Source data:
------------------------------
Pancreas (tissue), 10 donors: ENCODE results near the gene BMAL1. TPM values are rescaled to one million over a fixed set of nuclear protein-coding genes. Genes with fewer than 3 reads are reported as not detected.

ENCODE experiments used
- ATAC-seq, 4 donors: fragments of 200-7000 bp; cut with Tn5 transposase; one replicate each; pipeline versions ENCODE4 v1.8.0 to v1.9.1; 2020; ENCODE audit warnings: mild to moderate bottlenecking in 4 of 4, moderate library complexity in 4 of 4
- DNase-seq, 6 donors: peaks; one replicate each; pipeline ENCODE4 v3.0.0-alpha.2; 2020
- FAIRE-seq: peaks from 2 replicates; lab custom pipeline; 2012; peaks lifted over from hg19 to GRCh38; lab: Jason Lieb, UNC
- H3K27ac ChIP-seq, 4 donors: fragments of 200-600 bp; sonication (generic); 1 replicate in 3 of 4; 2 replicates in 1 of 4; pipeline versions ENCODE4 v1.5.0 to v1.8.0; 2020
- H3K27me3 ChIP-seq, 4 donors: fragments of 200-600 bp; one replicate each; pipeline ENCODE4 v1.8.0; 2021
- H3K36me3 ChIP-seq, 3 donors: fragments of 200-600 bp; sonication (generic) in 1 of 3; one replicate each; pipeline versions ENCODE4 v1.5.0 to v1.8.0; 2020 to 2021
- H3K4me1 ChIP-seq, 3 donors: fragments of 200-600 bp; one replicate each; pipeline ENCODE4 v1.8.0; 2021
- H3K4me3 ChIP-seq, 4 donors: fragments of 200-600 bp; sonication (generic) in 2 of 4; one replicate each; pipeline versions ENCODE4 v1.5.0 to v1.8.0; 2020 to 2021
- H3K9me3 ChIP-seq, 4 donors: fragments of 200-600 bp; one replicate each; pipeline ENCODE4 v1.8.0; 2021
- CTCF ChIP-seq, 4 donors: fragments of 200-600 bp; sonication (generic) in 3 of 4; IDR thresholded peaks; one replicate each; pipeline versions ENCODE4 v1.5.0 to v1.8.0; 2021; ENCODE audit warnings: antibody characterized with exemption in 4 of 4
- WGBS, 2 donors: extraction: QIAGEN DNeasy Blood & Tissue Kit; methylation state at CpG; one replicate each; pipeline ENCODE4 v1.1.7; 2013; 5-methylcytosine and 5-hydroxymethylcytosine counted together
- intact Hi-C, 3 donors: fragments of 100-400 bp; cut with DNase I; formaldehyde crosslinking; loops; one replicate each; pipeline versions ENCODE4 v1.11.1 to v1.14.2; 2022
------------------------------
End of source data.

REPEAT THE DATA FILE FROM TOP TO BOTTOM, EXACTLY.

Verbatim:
Pancreas (tissue), 10 donors: ENCODE results near the gene BMAL1. TPM values are rescaled to one million over a fixed set of nuclear protein-coding genes. Genes with fewer than 3 reads are reported as not detected.

ENCODE experiments used
- ATAC-seq, 4 donors: fragments of 200-7000 bp; cut with Tn5 transposase; one replicate each; pipeline versions ENCODE4 v1.8.0 to v1.9.1; 2020; ENCODE audit warnings: mild to moderate bottlenecking in 4 of 4, moderate library complexity in 4 of 4
- DNase-seq, 6 donors: peaks; one replicate each; pipeline ENCODE4 v3.0.0-alpha.2; 2020
- FAIRE-seq: peaks from 2 replicates; lab custom pipeline; 2012; peaks lifted over from hg19 to GRCh38; lab: Jason Lieb, UNC
- H3K27ac ChIP-seq, 4 donors: fragments of 200-600 bp; sonication (generic); 1 replicate in 3 of 4; 2 replicates in 1 of 4; pipeline versions ENCODE4 v1.5.0 to v1.8.0; 2020
- H3K27me3 ChIP-seq, 4 donors: fragments of 200-600 bp; one replicate each; pipeline ENCODE4 v1.8.0; 2021
- H3K36me3 ChIP-seq, 3 donors: fragments of 200-600 bp; sonication (generic) in 1 of 3; one replicate each; pipeline versions ENCODE4 v1.5.0 to v1.8.0; 2020 to 2021
- H3K4me1 ChIP-seq, 3 donors: fragments of 200-600 bp; one replicate each; pipeline ENCODE4 v1.8.0; 2021
- H3K4me3 ChIP-seq, 4 donors: fragments of 200-600 bp; sonication (generic) in 2 of 4; one replicate each; pipeline versions ENCODE4 v1.5.0 to v1.8.0; 2020 to 2021
- H3K9me3 ChIP-seq, 4 donors: fragments of 200-600 bp; one replicate each; pipeline ENCODE4 v1.8.0; 2021
- CTCF ChIP-seq, 4 donors: fragments of 200-600 bp; sonication (generic) in 3 of 4; IDR thresholded peaks; one replicate each; pipeline versions ENCODE4 v1.5.0 to v1.8.0; 2021; ENCODE audit warnings: antibody characterized with exemption in 4 of 4
- WGBS, 2 donors: extraction: QIAGEN DNeasy Blood & Tissue Kit; methylation state at CpG; one replicate each; pipeline ENCODE4 v1.1.7; 2013; 5-methylcytosine and 5-hydroxymethylcytosine counted together
- intact Hi-C, 3 donors: fragments of 100-400 bp; cut with DNase I; formaldehyde crosslinking; loops; one replicate each; pipeline versions ENCODE4 v1.11.1 to v1.14.2; 2022